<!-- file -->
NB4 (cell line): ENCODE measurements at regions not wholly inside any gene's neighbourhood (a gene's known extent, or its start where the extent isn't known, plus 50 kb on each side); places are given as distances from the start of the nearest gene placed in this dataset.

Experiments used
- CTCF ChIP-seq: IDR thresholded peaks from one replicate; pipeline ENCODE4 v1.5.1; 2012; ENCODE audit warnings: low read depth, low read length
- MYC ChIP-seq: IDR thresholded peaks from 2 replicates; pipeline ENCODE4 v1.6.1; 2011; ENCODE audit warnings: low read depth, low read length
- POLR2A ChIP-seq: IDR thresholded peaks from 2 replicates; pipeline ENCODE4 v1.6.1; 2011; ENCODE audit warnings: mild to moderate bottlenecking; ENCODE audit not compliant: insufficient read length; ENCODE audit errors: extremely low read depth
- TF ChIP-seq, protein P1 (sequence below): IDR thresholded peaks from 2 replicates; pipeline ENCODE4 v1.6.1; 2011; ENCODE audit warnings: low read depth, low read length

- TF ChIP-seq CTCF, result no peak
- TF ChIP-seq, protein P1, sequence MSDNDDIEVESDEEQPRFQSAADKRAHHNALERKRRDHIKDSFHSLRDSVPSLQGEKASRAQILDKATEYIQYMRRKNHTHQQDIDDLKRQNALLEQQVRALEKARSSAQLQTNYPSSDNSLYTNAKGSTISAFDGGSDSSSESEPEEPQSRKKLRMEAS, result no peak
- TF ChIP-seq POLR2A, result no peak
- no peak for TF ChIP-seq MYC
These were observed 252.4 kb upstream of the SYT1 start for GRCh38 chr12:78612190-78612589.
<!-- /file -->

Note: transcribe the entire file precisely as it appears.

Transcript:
NB4 (cell line): ENCODE measurements at regions not wholly inside any gene's neighbourhood (a gene's known extent, or its start where the extent isn't known, plus 50 kb on each side); places are given as distances from the start of the nearest gene placed in this dataset.

Experiments used
- CTCF ChIP-seq: IDR thresholded peaks from one replicate; pipeline ENCODE4 v1.5.1; 2012; ENCODE audit warnings: low read depth, low read length
- MYC ChIP-seq: IDR thresholded peaks from 2 replicates; pipeline ENCODE4 v1.6.1; 2011; ENCODE audit warnings: low read depth, low read length
- POLR2A ChIP-seq: IDR thresholded peaks from 2 replicates; pipeline ENCODE4 v1.6.1; 2011; ENCODE audit warnings: mild to moderate bottlenecking; ENCODE audit not compliant: insufficient read length; ENCODE audit errors: extremely low read depth
- TF ChIP-seq, protein P1 (sequence below): IDR thresholded peaks from 2 replicates; pipeline ENCODE4 v1.6.1; 2011; ENCODE audit warnings: low read depth, low read length

- TF ChIP-seq CTCF, result no peak
- TF ChIP-seq, protein P1, sequence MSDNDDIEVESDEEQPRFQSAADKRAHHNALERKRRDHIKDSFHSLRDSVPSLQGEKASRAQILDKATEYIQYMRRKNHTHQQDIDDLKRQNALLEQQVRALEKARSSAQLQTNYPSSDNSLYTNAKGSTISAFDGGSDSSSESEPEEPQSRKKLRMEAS, result no peak
- TF ChIP-seq POLR2A, result no peak
- no peak for TF ChIP-seq MYC
These were observed 252.4 kb upstream of the SYT1 start for GRCh38 chr12:78612190-78612589.